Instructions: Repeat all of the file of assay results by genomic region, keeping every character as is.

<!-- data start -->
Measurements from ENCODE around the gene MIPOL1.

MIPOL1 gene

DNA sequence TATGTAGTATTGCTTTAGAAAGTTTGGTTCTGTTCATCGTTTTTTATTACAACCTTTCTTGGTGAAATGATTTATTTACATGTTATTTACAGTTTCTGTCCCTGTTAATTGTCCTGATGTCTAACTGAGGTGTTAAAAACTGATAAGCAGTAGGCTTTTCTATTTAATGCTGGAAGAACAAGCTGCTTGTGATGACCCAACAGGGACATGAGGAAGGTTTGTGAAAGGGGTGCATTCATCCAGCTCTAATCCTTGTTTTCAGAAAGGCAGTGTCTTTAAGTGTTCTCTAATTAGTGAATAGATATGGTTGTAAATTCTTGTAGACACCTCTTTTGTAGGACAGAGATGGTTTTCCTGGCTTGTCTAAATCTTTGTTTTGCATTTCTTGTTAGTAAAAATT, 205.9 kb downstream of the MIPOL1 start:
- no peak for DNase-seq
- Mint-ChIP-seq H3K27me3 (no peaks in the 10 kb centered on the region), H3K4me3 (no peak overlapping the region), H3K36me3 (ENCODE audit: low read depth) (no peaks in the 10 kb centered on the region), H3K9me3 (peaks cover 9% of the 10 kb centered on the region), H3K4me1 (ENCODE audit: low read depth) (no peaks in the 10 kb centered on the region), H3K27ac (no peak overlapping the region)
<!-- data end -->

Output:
Measurements from ENCODE around the gene MIPOL1.

MIPOL1 gene

DNA sequence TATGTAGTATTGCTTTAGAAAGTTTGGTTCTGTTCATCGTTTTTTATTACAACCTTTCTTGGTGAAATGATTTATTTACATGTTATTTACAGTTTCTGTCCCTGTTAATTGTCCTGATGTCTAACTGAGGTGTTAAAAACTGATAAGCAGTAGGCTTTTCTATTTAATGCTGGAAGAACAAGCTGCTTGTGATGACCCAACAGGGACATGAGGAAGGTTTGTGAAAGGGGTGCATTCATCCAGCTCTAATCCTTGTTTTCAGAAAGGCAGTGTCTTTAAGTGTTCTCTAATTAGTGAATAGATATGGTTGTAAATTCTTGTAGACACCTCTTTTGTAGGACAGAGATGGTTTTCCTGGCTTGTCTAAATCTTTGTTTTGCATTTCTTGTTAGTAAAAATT, 205.9 kb downstream of the MIPOL1 start:
- no peak for DNase-seq
- Mint-ChIP-seq H3K27me3 (no peaks in the 10 kb centered on the region), H3K4me3 (no peak overlapping the region), H3K36me3 (ENCODE audit: low read depth) (no peaks in the 10 kb centered on the region), H3K9me3 (peaks cover 9% of the 10 kb centered on the region), H3K4me1 (ENCODE audit: low read depth) (no peaks in the 10 kb centered on the region), H3K27ac (no peak overlapping the region)